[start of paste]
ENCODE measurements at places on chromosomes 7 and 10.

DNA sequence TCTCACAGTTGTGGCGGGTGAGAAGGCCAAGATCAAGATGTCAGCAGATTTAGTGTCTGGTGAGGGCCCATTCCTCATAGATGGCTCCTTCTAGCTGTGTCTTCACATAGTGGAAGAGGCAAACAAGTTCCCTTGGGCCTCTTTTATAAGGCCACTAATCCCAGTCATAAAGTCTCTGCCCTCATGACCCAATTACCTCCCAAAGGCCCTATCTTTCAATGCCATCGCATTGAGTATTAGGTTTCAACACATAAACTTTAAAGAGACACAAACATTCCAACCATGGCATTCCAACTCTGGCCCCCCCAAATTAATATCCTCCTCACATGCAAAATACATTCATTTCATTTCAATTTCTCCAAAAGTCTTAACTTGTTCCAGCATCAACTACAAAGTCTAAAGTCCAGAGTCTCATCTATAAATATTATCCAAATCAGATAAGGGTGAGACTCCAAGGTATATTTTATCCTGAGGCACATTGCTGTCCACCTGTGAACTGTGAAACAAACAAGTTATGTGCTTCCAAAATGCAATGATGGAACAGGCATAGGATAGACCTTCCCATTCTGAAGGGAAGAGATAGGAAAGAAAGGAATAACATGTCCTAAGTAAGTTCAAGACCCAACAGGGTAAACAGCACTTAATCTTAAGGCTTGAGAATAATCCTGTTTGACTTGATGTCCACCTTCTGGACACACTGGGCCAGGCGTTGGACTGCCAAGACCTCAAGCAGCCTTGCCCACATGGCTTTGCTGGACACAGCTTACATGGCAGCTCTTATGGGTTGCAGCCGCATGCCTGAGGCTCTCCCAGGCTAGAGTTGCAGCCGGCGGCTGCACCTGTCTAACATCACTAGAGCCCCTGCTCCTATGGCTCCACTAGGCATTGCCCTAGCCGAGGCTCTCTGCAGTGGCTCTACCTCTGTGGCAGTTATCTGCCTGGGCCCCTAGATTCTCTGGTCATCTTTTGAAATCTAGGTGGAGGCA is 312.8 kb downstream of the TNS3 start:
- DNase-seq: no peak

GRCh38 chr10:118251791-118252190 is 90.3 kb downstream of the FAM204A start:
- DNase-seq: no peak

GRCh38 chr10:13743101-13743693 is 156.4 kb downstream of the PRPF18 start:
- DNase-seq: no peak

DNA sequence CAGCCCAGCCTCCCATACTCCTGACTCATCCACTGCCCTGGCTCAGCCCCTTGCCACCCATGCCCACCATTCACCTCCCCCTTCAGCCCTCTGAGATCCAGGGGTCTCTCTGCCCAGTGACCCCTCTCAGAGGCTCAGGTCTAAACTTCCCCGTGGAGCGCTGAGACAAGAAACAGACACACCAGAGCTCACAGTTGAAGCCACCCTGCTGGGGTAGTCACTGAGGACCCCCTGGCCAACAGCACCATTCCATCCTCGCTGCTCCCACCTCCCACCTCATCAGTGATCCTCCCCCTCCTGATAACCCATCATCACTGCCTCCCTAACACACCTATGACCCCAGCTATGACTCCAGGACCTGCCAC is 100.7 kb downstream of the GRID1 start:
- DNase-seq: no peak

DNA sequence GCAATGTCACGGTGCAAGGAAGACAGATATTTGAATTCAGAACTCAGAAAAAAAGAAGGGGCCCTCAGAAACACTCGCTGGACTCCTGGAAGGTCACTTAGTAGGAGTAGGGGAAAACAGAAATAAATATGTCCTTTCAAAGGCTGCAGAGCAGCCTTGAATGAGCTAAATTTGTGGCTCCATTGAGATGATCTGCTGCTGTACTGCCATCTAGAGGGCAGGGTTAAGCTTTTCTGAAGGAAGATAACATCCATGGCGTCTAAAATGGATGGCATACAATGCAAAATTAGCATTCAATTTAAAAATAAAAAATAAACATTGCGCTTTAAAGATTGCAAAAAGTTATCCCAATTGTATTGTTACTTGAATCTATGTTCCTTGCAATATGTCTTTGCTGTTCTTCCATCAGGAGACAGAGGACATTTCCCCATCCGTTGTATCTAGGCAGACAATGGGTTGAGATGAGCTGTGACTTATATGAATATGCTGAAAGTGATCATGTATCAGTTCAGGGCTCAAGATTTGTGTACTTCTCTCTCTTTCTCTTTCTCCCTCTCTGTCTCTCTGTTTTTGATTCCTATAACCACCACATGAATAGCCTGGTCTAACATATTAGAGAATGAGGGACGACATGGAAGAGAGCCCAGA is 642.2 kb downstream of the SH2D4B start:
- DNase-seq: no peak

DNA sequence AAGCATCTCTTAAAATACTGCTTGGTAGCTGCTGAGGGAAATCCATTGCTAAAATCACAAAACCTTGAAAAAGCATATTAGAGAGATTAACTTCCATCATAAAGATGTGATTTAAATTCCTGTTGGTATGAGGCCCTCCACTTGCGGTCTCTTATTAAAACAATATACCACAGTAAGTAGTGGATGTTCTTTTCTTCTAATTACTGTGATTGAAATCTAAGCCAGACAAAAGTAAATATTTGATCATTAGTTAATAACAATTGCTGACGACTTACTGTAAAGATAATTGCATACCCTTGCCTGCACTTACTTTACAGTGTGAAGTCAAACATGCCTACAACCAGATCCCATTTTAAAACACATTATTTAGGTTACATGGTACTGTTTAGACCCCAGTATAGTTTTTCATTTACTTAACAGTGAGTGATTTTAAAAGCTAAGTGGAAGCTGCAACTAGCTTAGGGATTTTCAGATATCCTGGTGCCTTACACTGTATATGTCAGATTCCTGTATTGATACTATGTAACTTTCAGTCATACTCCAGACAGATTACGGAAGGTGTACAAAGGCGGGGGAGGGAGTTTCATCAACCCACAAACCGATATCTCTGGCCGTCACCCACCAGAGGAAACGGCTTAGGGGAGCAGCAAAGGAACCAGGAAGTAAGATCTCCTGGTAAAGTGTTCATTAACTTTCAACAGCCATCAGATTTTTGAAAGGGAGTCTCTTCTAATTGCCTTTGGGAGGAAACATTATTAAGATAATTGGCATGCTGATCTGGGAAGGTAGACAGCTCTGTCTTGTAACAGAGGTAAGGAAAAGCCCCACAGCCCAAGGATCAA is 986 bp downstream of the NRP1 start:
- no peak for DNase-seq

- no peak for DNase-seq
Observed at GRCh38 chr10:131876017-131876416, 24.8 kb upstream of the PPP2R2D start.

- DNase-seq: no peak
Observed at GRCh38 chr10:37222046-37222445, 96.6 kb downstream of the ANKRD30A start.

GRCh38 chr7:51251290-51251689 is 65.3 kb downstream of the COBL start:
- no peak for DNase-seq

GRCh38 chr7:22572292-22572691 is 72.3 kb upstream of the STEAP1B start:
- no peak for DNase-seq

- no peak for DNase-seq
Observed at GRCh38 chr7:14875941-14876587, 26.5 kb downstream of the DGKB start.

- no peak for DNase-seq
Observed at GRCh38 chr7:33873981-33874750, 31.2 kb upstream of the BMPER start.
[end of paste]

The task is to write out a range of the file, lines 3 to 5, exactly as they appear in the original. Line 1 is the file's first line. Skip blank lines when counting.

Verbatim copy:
- DNase-seq: no peak

GRCh38 chr10:118251791-118252190 is 90.3 kb downstream of the FAM204A start:
- DNase-seq: no peak